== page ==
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ORIGINAL ARTICLE
Year : 2008  |  Volume : 45  |  Issue : 3  |  Page : 100-106
 

Tobacco consumption among adolescents in rural Wardha: Where and how tobacco control should focus its attention?


Dr. Sushila Nayar School of Public Health, Mahatma Gandhi Institute of Medical Sciences, Sewagram - 442 102, India

Correspondence Address:
P R Deshmukh
Dr. Sushila Nayar School of Public Health, Mahatma Gandhi Institute of Medical Sciences, Sewagram - 442 102
India
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Source of Support: None, Conflict of Interest: None


DOI: 10.4103/0019-509X.44065

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 » Abstract 

Objectives: The objectives of the present study were to study the pattern of tobacco use among rural adolescents (15-19 years) and to find out reasons for use and non use of tobacco products. Materials and Methods : In the present community-based research, triangulation of qualitative (free list, focus group discussions) and quantitative methods (survey) was undertaken. The study was carried out in surrounding 11 villages of the Kasturba Rural Health Training Centre, Anji during January 2008 where 385 adolescents were selected by simple random sampling and interviewed by house to house visits. After survey, six focus group discussions were undertaken with adolescent boys. Results: About 68.3% boys and 12.4% girls had consumed any tobacco products in last 30 days. Out of boys who had consumed tobacco, 79.2% consumed kharra, and 46.4% consumed gutka. Among boys, 51.2% consumed it due to peer pressure, 35.2% consumed tobacco as they felt better, and five percent consumed tobacco to ease abdominal complaints and dental problem. Among girls, 72% used dry snuff for teeth cleaning, 32% and 20% consumed tobacco in the form of gutka and tobacco & lime respectively. The reasons for non use of tobacco among girls were fear of cancer (59%), poor oral health (37.9%). Among non consuming boys it was fear of cancer (58.6%), poor oral health (44.8%) and fear of getting addiction (29.3%). According to FGD respondents, few adolescent boys taste tobacco by 8-10 years of age, while girls do it by 12-13 years. Peer pressure acts as a pro tobacco influence among boys who are outgoing and spend more time with their friends. They prefer to consume freshly prepared kharra which was supposed to be less strong (tej) than gutka. Tobacco is being used in treatment of some health problems. Tobacco is chewed after meals for better digestion, given to ease toothache, pain in abdomen and to induce vomiting in suicidal insecticide poisoning. Conclusion: The current consumption of any tobacco products among rural adolescents was found very high. Hence, the multi-pronged intervention strategy is needed to tackle the problem.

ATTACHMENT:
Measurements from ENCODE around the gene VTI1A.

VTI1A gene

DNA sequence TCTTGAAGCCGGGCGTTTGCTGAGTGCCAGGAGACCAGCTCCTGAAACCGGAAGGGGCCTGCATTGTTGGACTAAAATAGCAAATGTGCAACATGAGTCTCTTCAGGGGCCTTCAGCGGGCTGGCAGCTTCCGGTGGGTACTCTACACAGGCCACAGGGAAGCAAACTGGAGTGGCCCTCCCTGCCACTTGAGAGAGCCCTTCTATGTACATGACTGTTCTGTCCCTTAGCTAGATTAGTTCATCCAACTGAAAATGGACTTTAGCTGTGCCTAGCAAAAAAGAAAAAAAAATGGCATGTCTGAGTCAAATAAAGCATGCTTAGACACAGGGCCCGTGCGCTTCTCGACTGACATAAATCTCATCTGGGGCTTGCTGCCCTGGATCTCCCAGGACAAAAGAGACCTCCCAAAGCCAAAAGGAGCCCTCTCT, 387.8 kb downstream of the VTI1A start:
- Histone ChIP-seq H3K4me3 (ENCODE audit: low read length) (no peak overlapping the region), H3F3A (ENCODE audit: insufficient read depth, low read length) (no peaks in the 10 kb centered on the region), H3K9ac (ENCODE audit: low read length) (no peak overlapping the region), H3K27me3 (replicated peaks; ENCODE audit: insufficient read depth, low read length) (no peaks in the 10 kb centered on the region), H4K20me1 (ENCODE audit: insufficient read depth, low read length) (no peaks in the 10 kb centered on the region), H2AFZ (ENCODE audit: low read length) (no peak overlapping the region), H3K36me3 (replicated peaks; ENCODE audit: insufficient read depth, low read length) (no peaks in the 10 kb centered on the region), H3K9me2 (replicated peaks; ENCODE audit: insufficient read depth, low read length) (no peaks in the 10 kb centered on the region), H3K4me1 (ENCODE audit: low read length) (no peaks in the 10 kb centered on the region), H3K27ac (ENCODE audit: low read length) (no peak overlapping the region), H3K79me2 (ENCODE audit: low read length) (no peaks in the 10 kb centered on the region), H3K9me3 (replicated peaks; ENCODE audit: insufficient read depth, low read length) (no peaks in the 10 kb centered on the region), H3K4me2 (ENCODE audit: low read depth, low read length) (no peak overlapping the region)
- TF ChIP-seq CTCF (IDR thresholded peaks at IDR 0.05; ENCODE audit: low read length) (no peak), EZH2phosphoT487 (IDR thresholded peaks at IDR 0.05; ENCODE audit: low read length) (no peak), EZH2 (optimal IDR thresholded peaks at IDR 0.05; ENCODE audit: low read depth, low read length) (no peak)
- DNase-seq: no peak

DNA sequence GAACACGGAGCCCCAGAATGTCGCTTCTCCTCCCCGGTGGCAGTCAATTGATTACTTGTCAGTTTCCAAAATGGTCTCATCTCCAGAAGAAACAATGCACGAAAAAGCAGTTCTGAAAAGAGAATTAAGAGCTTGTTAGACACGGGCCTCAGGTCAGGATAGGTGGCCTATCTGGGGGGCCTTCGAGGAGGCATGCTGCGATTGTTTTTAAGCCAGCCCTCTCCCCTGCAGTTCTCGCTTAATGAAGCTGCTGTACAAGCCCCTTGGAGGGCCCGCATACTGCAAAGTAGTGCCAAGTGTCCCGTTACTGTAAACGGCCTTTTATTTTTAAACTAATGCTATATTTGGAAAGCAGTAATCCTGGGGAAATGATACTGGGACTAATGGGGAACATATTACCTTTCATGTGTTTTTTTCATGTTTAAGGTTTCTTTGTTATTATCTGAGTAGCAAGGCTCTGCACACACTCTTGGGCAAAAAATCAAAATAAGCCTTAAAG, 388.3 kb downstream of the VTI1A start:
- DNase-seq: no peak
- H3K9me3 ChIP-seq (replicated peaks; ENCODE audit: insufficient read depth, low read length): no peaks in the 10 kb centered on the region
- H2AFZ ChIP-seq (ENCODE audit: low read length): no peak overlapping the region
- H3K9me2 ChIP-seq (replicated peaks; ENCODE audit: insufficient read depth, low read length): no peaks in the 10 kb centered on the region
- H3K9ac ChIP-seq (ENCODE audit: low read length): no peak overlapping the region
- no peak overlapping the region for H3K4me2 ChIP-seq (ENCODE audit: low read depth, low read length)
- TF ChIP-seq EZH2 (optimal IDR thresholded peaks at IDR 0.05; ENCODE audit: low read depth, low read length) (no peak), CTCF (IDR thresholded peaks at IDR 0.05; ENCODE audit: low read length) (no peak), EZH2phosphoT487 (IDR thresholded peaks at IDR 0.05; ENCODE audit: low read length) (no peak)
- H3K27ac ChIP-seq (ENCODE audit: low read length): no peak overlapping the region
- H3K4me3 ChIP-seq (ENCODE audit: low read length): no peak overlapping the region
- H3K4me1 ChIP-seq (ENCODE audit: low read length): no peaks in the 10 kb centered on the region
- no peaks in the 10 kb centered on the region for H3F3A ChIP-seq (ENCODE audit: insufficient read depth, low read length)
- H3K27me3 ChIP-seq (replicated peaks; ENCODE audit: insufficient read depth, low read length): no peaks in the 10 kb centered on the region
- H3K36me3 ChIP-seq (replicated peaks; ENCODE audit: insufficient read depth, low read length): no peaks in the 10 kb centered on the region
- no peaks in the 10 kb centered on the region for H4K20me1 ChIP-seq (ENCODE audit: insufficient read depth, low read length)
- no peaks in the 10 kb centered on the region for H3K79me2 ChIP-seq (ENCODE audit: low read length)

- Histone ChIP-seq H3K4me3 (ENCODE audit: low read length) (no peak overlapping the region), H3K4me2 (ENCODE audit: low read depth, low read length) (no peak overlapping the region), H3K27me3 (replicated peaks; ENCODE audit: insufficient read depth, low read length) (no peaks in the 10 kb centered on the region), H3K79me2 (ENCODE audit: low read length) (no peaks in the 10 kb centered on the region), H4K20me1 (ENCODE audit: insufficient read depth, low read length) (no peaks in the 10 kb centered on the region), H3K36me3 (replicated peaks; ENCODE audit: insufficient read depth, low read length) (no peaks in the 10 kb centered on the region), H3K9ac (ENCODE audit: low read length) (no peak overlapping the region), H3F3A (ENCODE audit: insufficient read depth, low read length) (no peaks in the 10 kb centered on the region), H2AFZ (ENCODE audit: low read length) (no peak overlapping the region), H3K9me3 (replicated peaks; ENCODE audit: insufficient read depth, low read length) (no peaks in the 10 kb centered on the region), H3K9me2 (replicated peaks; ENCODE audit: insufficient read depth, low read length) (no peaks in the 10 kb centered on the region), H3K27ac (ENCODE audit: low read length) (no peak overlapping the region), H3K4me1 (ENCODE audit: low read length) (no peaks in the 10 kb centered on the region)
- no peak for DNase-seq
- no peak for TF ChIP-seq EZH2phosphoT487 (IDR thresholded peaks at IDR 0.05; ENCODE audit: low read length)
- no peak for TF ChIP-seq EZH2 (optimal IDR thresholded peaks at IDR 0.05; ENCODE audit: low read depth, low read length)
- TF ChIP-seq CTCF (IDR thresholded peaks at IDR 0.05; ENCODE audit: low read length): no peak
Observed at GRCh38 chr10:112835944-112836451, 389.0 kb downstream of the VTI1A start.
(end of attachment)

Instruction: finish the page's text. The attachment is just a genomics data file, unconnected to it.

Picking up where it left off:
Keywords: Adolescents, India, medicinal properties, rural setting, tobacco product use


How to cite this article:
Dongre A R, Deshmukh P R, Murali N, Garg B S. Tobacco consumption among adolescents in rural Wardha: Where and how tobacco control should focus its attention?. Indian J Cancer 2008;45:100-6

How to cite this URL:
Dongre A R, Deshmukh P R, Murali N, Garg B S. Tobacco consumption among adolescents in rural Wardha: Where and how tobacco control should focus its attention?. Indian J Cancer [serial online] 2008 [cited 2019 Aug 24];45:100-6. Available from: http://www.indianjcancer.com/text.asp?2008/45/3/100/44065



 » Introduction Top


Addictions developed in adolescence are likely to persist into adult life. Presently, adolescents are increasingly exposed to changing lifestyles that have very negative impact on health. Neither parents nor the community have any clue how to deal with such situations. [1] According to Global Youth Tobacco Survey (GYTS) in Maharashtra, 12.9% adolescents (13-15 years) currently consumed any tobacco products. [2] The most susceptible time for tobacco use in India is during adolescence and early adulthood (15-24 years). [3] Hence, an innovative community-based intervention for reducing primary uptake of tobacco among adolescent (15-19 years) is one of the prioritized research questions. [4] Reasons for tobacco use are fairly clear, but reasons for non-use have not yet been studied. [5] The theme for 'World No Tobacco Day-2008'- Tobacco Free Youth focuses on adolescents and called for formation of youth groups and awareness building. [6] There is a need for locally relevant community based data regarding tobacco use pattern among adolescents, their perceptions and behaviors for designing effective community based intervention strategy. Hence, the objectives of the present study were to generate community based data on tobacco use pattern among rural adolescents (15-19 years) and to find out reasons for use and non use of tobacco products.


 » Materials and Methods Top